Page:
A comprehensive series of bend-over-sheave fatigue tests has been carried out on a single design of electrohydraulic umbilical to establish the effect of a number of factors on the measured life The factors which were examined were axial load, hose pressure, sheave diameter and wrap angle.


As part of the Joint Industry Project "Umbilicals - the Future", a comprehensive series of tests has been carried out on a single design of electrohydraulic umbilical The test regime which has been examined is "bend-over-sheave" (BOS) also known as "cyclic-bend-over-sheave" (CBOS) In this style of loading the umbilical is passed around a sheave wheel (or arc of a circular former) with a tensile load applied If the umbilical is passed backwards and forwards around the sheave, the umbilical is subject to an alternating (cyclic) bending, which can lead to fatigue failure of the umbilical components

Bend-over-sheave loading has been generally identified as the most onerous to which an umbilical designed for static service is subject. This loading arises during installation, when, at the lay vessel, the tension occurs by virtue of the weight of the umbilical in suspension to the sea-bed, and the motion arises around the overboarding sheave due to the vessel motion Although in normal installation operations has will not result in a large number of cycles, it is possible that in circumstances where the operation has to be halted and the vessel remains hove-to for a period of time, significant numbers of load cycles can arise

A total of twelve specimens has been tested, enabling a number of variables to be examined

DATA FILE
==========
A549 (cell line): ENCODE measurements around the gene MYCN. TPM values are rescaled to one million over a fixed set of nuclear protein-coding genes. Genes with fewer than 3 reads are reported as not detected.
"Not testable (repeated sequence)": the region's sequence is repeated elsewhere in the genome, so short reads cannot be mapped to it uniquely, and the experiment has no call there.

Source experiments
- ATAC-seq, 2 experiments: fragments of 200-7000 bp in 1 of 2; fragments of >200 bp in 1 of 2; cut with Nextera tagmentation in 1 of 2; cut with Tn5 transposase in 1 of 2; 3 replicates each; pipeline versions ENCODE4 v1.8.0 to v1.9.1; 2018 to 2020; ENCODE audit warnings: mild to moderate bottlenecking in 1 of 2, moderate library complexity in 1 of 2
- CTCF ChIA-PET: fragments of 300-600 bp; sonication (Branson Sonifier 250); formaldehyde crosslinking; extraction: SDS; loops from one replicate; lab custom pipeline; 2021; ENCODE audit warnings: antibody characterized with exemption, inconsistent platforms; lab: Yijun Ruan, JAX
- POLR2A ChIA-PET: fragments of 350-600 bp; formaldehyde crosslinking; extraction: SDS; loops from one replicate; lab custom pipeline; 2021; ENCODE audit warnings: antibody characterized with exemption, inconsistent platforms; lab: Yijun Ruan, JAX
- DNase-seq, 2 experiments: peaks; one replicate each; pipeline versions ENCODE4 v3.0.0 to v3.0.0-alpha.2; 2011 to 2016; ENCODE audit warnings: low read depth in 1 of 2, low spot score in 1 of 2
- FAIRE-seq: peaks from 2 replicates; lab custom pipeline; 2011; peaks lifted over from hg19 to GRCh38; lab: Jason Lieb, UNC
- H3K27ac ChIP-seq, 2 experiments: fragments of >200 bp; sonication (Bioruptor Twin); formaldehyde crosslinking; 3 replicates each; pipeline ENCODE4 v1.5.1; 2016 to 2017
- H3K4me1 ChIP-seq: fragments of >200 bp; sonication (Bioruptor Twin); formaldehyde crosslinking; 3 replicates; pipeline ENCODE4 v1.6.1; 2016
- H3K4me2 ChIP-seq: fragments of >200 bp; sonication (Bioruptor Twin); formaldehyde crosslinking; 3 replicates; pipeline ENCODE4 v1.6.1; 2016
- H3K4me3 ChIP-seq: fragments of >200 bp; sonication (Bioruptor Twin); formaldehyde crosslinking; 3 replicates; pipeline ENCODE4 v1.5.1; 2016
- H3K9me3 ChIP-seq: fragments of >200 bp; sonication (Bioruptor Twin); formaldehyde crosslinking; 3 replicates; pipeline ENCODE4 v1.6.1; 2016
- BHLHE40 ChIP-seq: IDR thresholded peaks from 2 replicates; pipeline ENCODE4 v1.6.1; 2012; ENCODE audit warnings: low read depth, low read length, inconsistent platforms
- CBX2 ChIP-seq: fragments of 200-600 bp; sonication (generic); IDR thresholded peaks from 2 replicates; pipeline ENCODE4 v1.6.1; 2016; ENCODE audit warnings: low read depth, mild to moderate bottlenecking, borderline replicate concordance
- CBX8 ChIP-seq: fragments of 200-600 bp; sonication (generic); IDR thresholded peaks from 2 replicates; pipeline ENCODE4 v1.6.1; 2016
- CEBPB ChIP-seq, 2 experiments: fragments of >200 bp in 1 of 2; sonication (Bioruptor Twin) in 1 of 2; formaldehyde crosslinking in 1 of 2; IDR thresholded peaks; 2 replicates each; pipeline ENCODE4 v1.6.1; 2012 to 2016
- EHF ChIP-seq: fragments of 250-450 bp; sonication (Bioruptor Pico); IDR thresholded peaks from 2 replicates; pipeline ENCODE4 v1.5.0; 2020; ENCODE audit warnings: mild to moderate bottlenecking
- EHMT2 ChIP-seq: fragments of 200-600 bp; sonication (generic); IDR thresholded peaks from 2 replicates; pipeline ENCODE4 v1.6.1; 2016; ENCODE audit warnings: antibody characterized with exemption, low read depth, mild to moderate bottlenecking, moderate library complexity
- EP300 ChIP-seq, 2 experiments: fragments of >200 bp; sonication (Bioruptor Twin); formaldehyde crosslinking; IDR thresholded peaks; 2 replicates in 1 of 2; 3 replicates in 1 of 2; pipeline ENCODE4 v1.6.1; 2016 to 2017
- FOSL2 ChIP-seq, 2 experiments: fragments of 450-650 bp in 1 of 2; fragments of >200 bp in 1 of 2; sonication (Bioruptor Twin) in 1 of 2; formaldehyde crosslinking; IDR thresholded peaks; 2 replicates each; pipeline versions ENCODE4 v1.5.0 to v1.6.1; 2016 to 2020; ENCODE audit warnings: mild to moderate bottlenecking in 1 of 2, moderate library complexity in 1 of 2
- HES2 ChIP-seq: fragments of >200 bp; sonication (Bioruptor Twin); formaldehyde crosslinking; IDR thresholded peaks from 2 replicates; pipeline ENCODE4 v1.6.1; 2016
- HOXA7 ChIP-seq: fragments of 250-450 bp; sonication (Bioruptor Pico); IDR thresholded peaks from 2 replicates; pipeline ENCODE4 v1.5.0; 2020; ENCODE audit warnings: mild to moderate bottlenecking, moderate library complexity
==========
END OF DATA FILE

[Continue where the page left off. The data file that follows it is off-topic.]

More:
There is a wealth of literature in the field of cables and wire ropes as these are both very widely used. However, papers which address the area of bend-over-sheave testing of cables (rather than ropes) are rare The fatigue behaviour of ropes in the bend-oversheave regime has been widely studied, and some of the results, and mechanisms would seem to have applicability to umbilicals

The most comprehensive paper which addresses the issue of bend-over-sheave testing of cables and ropes is Gibson (Ref 1) This paper describes the concepts involved in the p l m g of bend-over-sheave testing, and defines a suitable terminology Important definitions include the concept of short stroke tests and long stroke tests, the difference between them being whether the stroke of the cable motion is less than or equal to the length of the cable to sheave contact arc (short stroke) or greater than the length of the cable to sheave contact arc (long stroke) The identification that the cable has three possible types of zone, namely zero-bend zone (ZBZ), single-bend zone (SBZ) and double-bend zone (DBZ) are also discussed, with the length, and number of zones depending on the type of test and stroke length

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